Two days later, back in Denver, I wrote a query letter to Editor-in-Chief Myrna Blyth. Knowing a lowly intern would be reading her mail (one of “you people” undoubtedly) I began the letter by mentioning the lovely dinner we enjoyed the other night, and thanking Myrna for her direction. I queried the proposed article, using Myrna’s own words. Needless to say, I got the assignment. My article was published about six months later — What Nurses Know that Doctors Don’t Tell You by Linda Collison – and I was paid enough for that article to cover my expenses at the Aspen Writers Conference, with money to spare.
But it’s not all about the money. Being published in Ladies Home Journal was a credit that has always gotten concise, well-targeted queries past the intern and onto the editor’s desk. That article in Ladies Home Journal (along with publishing credits in other magazines) helped me get our first nonfiction book published (Rocky Mountain Wineries) followed by my first novel, Star-Crossed, published by Knopf. And I hope the article helped readers learn a few tricks for getting better health care. At the heart of it, that’s why “we people” write; to share our experience and to make a difference in someone’s life.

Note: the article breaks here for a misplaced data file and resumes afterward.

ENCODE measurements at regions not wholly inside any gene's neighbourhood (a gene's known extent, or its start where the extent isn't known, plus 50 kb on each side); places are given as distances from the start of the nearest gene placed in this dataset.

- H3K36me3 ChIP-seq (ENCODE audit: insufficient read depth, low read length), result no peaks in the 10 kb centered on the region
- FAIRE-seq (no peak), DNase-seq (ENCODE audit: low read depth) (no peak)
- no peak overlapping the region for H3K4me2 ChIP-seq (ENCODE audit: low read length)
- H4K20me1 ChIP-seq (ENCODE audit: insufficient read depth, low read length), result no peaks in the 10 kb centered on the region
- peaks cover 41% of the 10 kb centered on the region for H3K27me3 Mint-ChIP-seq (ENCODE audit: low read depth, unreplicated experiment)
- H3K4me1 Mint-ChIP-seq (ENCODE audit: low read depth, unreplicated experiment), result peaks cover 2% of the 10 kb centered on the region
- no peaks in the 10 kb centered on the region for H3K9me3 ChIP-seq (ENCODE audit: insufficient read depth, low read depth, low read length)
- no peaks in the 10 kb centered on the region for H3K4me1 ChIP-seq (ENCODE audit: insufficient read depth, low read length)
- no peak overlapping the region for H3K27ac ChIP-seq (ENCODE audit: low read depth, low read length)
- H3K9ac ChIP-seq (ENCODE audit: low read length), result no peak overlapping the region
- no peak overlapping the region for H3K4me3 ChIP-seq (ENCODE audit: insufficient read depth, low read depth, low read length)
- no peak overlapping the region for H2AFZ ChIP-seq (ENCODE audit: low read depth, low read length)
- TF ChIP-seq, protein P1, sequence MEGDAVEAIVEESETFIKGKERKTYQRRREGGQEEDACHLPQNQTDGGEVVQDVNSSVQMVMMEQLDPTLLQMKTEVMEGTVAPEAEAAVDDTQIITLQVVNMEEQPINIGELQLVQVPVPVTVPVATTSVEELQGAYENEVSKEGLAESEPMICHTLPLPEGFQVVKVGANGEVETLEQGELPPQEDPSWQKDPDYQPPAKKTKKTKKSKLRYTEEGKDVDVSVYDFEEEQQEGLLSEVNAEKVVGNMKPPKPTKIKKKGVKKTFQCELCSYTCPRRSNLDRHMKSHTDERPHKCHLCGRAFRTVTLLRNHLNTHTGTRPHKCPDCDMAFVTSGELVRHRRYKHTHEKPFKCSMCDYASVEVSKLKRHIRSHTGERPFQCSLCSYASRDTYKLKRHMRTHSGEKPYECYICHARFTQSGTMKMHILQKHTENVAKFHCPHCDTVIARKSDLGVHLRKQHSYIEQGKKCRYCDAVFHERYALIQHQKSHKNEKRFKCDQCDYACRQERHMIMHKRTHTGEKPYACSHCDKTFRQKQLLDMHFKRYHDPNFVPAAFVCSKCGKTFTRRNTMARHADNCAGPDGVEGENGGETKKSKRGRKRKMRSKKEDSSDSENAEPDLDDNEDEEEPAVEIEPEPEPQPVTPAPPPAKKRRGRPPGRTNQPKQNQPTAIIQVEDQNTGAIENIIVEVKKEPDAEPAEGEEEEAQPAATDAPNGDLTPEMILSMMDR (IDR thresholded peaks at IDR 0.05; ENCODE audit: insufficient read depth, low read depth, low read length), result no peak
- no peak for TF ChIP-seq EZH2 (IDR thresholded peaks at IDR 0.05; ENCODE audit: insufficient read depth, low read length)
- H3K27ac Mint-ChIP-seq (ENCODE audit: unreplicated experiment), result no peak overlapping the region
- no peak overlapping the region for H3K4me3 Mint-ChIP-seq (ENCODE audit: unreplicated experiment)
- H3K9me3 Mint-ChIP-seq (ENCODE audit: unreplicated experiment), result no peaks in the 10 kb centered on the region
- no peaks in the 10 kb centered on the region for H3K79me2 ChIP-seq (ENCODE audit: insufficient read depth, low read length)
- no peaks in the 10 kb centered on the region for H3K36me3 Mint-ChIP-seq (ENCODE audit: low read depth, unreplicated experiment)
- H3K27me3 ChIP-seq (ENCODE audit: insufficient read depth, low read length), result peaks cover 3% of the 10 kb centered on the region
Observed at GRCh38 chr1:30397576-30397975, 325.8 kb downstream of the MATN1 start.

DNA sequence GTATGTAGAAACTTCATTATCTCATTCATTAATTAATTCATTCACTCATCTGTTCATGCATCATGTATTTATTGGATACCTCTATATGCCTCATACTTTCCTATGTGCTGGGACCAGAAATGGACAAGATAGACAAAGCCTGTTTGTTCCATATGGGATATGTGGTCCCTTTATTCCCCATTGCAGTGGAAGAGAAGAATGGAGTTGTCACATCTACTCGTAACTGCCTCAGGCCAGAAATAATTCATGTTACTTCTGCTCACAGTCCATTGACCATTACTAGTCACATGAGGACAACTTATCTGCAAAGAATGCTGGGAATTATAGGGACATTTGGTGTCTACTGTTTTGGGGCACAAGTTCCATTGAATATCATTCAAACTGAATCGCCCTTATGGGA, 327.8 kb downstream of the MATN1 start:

Here’s the take-home lesson: Attend writers conferences. When it comes to pitching your story, play a little hard to get. Make them want you. Never be a bore – don’t allow yourself to be classified as one of “you people.” Always arrive fashionably late to the party, and never ever underestimate the power of a woman.
Thank you, Myrna Blyth, for teaching me how it’s done.